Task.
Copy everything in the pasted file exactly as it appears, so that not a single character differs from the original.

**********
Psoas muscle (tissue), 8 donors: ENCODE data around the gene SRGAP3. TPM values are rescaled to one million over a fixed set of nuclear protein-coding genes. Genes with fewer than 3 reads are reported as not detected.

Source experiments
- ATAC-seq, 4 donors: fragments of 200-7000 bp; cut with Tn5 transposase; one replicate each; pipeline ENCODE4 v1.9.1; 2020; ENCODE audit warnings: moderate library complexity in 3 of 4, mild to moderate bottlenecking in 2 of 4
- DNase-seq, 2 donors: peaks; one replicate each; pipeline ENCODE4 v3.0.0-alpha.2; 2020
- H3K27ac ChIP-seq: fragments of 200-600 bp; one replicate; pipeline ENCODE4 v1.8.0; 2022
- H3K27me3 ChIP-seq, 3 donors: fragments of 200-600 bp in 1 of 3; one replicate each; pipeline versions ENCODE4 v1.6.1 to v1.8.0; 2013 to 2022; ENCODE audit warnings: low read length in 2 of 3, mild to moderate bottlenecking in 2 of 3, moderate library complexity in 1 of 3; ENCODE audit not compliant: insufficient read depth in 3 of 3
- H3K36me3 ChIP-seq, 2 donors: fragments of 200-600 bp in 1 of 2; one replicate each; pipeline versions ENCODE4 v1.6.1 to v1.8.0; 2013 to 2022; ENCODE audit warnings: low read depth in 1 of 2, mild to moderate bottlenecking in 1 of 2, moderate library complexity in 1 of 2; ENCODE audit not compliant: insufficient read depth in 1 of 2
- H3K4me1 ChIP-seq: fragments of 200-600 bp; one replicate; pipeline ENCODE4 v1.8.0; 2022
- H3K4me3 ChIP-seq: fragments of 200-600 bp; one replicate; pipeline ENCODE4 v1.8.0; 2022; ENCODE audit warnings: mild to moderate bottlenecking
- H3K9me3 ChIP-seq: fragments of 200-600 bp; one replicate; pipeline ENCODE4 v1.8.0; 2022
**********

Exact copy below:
Psoas muscle (tissue), 8 donors: ENCODE data around the gene SRGAP3. TPM values are rescaled to one million over a fixed set of nuclear protein-coding genes. Genes with fewer than 3 reads are reported as not detected.

Source experiments
- ATAC-seq, 4 donors: fragments of 200-7000 bp; cut with Tn5 transposase; one replicate each; pipeline ENCODE4 v1.9.1; 2020; ENCODE audit warnings: moderate library complexity in 3 of 4, mild to moderate bottlenecking in 2 of 4
- DNase-seq, 2 donors: peaks; one replicate each; pipeline ENCODE4 v3.0.0-alpha.2; 2020
- H3K27ac ChIP-seq: fragments of 200-600 bp; one replicate; pipeline ENCODE4 v1.8.0; 2022
- H3K27me3 ChIP-seq, 3 donors: fragments of 200-600 bp in 1 of 3; one replicate each; pipeline versions ENCODE4 v1.6.1 to v1.8.0; 2013 to 2022; ENCODE audit warnings: low read length in 2 of 3, mild to moderate bottlenecking in 2 of 3, moderate library complexity in 1 of 3; ENCODE audit not compliant: insufficient read depth in 3 of 3
- H3K36me3 ChIP-seq, 2 donors: fragments of 200-600 bp in 1 of 2; one replicate each; pipeline versions ENCODE4 v1.6.1 to v1.8.0; 2013 to 2022; ENCODE audit warnings: low read depth in 1 of 2, mild to moderate bottlenecking in 1 of 2, moderate library complexity in 1 of 2; ENCODE audit not compliant: insufficient read depth in 1 of 2
- H3K4me1 ChIP-seq: fragments of 200-600 bp; one replicate; pipeline ENCODE4 v1.8.0; 2022
- H3K4me3 ChIP-seq: fragments of 200-600 bp; one replicate; pipeline ENCODE4 v1.8.0; 2022; ENCODE audit warnings: mild to moderate bottlenecking
- H3K9me3 ChIP-seq: fragments of 200-600 bp; one replicate; pipeline ENCODE4 v1.8.0; 2022